By Jim Schutze
By Rachel Watts
By Lauren Drewes Daniels
By Anna Merlan
By Lee Escobedo
When well-known information is reported inaccurately, I always question the veracity of information that isn't common knowledge. To wit, Pete Geren is a Democrat, not a Republican, and Don Nelson coached the Golden State Warriors, not the New York Knicks. What other misinformation is in Miriam Rozen's would-be expose on Ross Perot Jr. ["The son almost rises," July 3]?
The article is more about Frank Zaccanelli than Ross Jr. I've never met either of them and have no ax to grind--other than a strong opposition to my tax dollars being used to build an arena for them or anyone else.
I do question your commitment to political correctness in referring to Zaccanelli as a "fiery Italian," among other stereotypical descriptions. Can't imagine the Dallas Observer would comment similarly on the ethnic characteristics of Hispanic, Asian, Jewish, or African fast-track businessmen. But then I recognize that among left-wing reporters it is always open season on successful European-American males.
Editor's note: Mr. Sullivan is right on both counts. The Observer regrets the errors.
Shame and admiration
Your recent story about Sammy Allen sure made for interesting reading ["What makes Sammy run?" June 26]. Although I certainly couldn't help feeling sorry for the poor man, I also felt absolute rage toward his "pastor of his own church" father. Instead of meeting his responsibilities regarding his flesh and blood, he chooses to ignore them, instead letting the rest of us (taxpayers) foot the bill. Shame, Shame, Shame!
Thank you for your article "What makes Sammy run?" by Kevin Heldman. This is the best article I've seen in the 16 years of dealing with my schizophrenic son. Sammy has my sympathy and Heldman my admiration.
Cynics in our midst
I'm beginning to think that the Dallas Observer's system of either completely recommending a movie or completely rejecting it is a little too simple to work well. Out of 23 movies reviewed in the June 26-July 2 edition, only four are officially endorsed by the Observer. I don't think anyone outside of an award-winning filmmaker can employ standards that incredibly steep.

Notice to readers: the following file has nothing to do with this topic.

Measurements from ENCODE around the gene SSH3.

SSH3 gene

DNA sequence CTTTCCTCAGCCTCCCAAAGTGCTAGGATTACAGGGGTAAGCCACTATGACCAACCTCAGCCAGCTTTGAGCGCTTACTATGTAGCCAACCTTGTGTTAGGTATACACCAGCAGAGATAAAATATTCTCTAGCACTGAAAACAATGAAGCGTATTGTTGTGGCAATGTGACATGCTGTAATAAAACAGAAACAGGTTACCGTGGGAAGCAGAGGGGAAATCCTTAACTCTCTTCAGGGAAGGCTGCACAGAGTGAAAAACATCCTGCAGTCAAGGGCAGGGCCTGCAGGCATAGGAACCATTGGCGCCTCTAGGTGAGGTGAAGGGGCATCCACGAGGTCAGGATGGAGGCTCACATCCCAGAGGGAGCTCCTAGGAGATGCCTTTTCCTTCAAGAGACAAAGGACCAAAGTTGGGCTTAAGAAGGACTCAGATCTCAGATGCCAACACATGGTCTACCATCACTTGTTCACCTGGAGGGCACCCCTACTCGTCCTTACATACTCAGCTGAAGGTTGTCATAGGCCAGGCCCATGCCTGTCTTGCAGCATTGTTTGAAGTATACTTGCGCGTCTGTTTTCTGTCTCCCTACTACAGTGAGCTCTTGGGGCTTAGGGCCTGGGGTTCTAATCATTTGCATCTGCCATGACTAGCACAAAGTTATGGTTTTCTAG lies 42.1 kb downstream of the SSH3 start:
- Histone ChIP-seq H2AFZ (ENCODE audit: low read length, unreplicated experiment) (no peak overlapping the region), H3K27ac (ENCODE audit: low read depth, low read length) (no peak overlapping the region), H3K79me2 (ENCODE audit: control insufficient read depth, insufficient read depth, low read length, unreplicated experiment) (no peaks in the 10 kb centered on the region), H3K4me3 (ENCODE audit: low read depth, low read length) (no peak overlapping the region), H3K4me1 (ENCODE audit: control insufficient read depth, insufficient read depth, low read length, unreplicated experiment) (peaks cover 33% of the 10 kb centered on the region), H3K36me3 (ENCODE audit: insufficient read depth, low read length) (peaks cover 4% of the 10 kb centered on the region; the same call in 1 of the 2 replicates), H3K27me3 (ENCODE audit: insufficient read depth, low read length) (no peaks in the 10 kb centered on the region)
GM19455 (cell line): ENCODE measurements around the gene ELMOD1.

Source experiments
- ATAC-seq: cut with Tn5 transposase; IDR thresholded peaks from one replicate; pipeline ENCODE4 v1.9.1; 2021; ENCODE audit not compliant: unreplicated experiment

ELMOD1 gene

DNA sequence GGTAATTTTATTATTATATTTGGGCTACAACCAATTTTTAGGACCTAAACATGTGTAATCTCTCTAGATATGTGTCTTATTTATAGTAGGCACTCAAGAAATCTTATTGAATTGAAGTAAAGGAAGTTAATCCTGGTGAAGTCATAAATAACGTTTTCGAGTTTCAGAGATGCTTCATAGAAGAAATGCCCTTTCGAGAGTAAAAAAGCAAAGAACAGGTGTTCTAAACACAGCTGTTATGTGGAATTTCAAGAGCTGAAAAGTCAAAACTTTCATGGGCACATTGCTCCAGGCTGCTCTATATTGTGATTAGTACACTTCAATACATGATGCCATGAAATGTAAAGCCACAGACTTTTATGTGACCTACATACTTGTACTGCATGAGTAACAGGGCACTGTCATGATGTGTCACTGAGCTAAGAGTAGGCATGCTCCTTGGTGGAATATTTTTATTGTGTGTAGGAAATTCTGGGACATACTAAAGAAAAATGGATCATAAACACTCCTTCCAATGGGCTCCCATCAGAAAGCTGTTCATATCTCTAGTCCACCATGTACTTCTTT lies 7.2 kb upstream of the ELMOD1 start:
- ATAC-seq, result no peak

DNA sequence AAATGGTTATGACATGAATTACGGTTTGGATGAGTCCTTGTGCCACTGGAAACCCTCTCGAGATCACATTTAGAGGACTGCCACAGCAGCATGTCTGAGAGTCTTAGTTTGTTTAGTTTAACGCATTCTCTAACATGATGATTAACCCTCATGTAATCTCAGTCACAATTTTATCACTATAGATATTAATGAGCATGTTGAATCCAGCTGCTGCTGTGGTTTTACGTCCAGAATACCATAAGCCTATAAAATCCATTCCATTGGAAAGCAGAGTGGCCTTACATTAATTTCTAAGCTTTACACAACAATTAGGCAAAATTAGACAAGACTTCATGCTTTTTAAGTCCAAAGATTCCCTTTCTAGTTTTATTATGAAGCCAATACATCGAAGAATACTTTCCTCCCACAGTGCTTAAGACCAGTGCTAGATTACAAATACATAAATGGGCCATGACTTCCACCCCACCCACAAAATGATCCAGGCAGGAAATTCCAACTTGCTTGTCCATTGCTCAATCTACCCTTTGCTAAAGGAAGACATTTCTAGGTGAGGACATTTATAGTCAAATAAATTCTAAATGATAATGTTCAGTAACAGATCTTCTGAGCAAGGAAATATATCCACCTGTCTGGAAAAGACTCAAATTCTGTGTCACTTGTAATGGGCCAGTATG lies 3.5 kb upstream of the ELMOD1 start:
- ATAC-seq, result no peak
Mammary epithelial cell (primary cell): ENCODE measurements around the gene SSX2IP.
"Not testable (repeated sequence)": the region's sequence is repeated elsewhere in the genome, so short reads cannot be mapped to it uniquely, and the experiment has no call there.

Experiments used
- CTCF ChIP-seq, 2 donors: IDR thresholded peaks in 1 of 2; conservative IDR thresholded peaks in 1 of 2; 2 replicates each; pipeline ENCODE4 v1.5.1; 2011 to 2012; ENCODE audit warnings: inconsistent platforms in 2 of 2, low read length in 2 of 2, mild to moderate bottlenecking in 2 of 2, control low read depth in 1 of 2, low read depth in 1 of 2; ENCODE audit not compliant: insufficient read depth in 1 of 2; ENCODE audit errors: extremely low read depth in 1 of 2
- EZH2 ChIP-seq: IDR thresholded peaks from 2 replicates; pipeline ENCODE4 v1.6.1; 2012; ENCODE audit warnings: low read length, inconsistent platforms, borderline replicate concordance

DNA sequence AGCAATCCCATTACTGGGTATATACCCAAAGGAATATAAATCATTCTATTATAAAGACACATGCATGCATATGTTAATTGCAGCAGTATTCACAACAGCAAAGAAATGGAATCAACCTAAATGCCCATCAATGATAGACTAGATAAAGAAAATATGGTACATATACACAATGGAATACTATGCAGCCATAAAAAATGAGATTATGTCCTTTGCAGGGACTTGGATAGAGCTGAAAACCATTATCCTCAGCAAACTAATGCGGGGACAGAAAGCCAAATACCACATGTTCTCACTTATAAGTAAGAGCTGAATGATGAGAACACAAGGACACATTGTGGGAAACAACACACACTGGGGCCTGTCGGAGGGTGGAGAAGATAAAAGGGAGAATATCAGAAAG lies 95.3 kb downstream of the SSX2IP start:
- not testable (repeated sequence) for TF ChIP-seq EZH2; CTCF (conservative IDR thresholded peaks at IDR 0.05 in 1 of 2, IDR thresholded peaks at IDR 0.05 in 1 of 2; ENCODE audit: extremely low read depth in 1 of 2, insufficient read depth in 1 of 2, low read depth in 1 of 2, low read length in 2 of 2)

What surprises me, however, is that by reading the capsules section of the movie reviews, I find that the oh-so-cynical critics seemed to enjoy many of the films that aren't recommended. The supposedly negative capsule of The Pillow Book doesn't say a bad thing about it and ends with "The film becomes a lovers' paradise of eccentricity and inky naughtiness, staged by Greenaway with a warmth and a tactility he has rarely explored before." The only complaint My Best Friend's Wedding received was that it isn't utterly original, as if any movies are. Addicted to Love and Brassed Off are two other films that were rejected because of a few flaws the reviewers mention, but I would judge their overall opinions as positive, and worthy of the highly coveted Observer "star in a box."
The justice system proclaims that it's better for a guilty person to go free than an innocent person to be incarcerated, while the Observer proudly demonstrates that it's better for a good movie to be trashed than for a bad movie to be praised.
Thanks for the pieces on TXI ["Ill wind blowing," June 12, "Something in the air," June 19]. Years ago, I worked with Jim Schermbeck and others to put together a documentary, which we called Cement Valley. The interviews we shot with Downwinders were compelling, but nowhere could we find a "smoking gun," a direct and demonstrable connection between the suffering and the smokestacks. Saying they were contemplating an interview, TXI strung me along for months, then ultimately refused any comment. The piece was never completed. Their arrogance is exceeded only by their greed. In America, I guess you can't stop that kind of money from getting what it wants. But thanks for trying. Please tell me where the TNRCC hearings, scheduled to begin in December, will be held. I think I'd like to watch Jim give them his best shot.
Point well taken
So, Buzz is glad that The Dallas Morning News is not as fuddy-duddy about outdoor rock concerts as it was back in 1969, and that that paper's only complaints about Rockfest '97 concerned traffic problems ["Poised for the 20th century," July 3].
As far as we know, though, the DMN might have just been brownnosing Texas Motor Speedway owner Bruton Smith and/or RockFest sponsor Blockbuster. Hey, it's not as if Dallas' Only Daily hasn't kissed up to big business before, right?